Repeat after me: I will not be afraid of undercooking prawn. Prawn cooks extremely quickly and undercooking is pretty much impossible if you can clearly see what you’re doing. The danger lies in using prawn that has gone bad. In fact, I just tossed $8 of prawn – it was in the fridge, I’d forgotten about it for 4 days, and some of it was starting to turn orange. Most of it still seemed okay, and it smelled fine actually, but I’d rather lose $8 than get food poisoning from being inexperienced with seafood. And now that the lesson’s been seared into my head with a loss, I’ll remember to cook prawn quickly after buying it in the future.

I would also taste the soy sauce you have on hand first just to check its saltiness. The soy sauce I have with me right now was donated by a friend and different from the lower-sodium ‘light’ kind I have at home. Unfortunately I did not realize this (well that and it was my first time cooking with soy sauce) and added too much. Thankfully, cucumber, like potato, will suck saltiness right up, and the slices saved the prawn from being too salty. We then treated the cucumber slices as though they were pickled and just paired them with a lot of rice – not bad at all, actually.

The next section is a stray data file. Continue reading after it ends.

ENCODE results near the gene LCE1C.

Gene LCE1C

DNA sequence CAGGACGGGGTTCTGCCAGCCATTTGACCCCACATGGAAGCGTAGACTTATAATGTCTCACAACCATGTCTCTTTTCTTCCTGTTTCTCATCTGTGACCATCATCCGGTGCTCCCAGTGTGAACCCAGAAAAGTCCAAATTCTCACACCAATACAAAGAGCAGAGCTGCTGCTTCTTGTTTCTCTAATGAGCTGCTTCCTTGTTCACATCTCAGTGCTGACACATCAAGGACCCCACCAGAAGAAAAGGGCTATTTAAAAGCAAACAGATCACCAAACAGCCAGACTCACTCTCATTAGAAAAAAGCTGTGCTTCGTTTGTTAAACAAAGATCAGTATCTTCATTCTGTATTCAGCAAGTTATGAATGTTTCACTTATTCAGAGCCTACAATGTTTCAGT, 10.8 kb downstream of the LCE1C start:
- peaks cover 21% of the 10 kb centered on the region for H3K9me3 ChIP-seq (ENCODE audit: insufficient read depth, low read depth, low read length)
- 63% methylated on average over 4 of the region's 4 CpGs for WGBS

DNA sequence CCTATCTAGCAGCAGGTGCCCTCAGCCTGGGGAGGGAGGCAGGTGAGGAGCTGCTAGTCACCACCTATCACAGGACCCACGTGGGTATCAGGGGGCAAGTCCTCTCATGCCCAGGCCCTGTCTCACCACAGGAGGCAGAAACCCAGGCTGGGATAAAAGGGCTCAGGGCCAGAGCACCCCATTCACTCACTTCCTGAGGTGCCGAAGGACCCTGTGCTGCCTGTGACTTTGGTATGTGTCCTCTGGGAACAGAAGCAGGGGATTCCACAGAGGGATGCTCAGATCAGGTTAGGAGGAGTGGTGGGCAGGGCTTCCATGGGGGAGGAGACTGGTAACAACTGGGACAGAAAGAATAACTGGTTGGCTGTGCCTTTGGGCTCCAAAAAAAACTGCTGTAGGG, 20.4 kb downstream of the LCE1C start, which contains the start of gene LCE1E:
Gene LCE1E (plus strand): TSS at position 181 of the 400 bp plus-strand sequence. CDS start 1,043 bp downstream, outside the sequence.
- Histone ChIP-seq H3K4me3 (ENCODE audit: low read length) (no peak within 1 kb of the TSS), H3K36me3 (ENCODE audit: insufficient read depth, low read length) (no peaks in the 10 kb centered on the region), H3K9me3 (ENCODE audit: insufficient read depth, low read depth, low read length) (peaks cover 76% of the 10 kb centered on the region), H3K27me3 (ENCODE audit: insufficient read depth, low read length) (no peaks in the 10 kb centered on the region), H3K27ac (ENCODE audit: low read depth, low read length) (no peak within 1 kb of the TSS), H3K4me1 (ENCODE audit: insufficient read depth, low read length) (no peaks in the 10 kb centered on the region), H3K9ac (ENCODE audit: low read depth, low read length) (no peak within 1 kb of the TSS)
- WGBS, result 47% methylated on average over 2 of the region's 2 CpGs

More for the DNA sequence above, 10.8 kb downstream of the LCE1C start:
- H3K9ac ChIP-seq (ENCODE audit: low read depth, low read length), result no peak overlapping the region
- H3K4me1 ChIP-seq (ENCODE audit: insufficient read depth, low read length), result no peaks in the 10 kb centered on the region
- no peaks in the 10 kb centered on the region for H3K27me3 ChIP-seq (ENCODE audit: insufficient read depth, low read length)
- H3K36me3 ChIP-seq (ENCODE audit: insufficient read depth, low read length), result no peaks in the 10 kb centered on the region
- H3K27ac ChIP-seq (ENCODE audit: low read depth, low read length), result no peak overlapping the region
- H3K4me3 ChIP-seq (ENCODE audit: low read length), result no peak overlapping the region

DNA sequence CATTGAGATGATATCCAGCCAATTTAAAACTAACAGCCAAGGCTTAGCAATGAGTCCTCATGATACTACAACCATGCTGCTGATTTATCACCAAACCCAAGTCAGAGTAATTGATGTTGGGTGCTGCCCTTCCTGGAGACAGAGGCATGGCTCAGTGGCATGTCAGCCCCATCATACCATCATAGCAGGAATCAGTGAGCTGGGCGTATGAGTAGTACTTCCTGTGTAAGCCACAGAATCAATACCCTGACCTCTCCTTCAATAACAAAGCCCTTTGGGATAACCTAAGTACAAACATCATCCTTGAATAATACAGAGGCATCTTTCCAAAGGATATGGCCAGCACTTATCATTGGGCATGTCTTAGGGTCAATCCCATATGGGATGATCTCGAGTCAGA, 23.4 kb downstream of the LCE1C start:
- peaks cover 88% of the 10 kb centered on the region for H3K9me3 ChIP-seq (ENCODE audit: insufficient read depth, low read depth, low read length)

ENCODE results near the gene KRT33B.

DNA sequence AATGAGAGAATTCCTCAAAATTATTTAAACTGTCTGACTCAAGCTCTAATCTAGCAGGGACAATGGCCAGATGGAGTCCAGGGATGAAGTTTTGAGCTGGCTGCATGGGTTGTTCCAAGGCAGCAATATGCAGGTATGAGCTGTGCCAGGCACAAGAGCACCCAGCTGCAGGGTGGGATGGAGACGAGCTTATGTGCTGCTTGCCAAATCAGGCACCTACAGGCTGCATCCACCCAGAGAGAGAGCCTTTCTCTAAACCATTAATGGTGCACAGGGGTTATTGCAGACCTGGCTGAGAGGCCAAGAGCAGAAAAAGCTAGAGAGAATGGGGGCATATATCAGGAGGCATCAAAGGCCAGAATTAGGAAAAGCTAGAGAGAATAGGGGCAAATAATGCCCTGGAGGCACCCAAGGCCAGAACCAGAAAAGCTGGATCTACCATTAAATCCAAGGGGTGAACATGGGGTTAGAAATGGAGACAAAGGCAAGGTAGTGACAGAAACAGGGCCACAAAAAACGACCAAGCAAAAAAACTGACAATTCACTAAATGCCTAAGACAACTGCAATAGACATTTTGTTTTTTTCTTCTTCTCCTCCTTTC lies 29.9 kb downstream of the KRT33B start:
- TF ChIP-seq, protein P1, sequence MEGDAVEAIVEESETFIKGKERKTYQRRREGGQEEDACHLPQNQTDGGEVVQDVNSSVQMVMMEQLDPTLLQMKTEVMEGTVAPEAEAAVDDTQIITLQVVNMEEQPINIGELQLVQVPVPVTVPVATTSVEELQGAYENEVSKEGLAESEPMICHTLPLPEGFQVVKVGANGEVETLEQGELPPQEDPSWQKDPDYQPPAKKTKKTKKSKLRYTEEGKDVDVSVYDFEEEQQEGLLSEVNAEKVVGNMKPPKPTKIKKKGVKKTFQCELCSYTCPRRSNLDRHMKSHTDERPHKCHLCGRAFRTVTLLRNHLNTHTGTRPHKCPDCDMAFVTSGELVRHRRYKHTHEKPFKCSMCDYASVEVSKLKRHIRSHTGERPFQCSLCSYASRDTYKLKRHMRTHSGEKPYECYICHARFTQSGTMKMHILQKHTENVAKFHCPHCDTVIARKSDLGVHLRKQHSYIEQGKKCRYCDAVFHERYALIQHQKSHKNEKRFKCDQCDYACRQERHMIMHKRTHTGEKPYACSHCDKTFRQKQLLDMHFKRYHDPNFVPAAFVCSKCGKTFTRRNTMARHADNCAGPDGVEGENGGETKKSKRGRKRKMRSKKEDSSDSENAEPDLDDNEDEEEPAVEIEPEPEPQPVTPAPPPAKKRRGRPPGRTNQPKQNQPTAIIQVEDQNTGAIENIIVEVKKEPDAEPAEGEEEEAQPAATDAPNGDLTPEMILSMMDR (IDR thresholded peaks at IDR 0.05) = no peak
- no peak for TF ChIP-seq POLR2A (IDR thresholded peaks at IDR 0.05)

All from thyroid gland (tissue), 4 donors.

Prawn and cucumber in soy sauce

Ingredients

  • prawn/shrimp, raw – make sure it’s safe first!
  • cucumber, cut into strips
  • soy sauce
  • water
  • garlic, finely chopped
  • vegetable oil
  • black pepper (optional)

Directions

  1. Heat up a frying pan/wok and add a small amount of oil when hot.
  2. Add garlic (adjust amount depending on personal preference) and quickly stir-fry until you can smell it.
  3. Add cucumber and cook till a little soft.
  4. Add prawn; add a splash of soy sauce and some black pepper if desired. The black pepper is going to be discarded when you peel the prawns anyway, but I think it does help the flavor.
  5. Wait until prawns are cooked. Flip to make sure they’re done evenly. In theory prawns are cooked when they change color completely and the flesh is all opaque white – leave them on for a minute and a half afterwards if you’re uncertain, as I did. But no more!
  6. Add a very small amount of water to dilute the soy sauce. Remove from heat.

Previous recipe: Simple black pepper teriyaki pork stir-fry

Black pepper pork stir-fry

An easy recipe for pork in a teriyaki sauce marinade made more interesting with black pepper.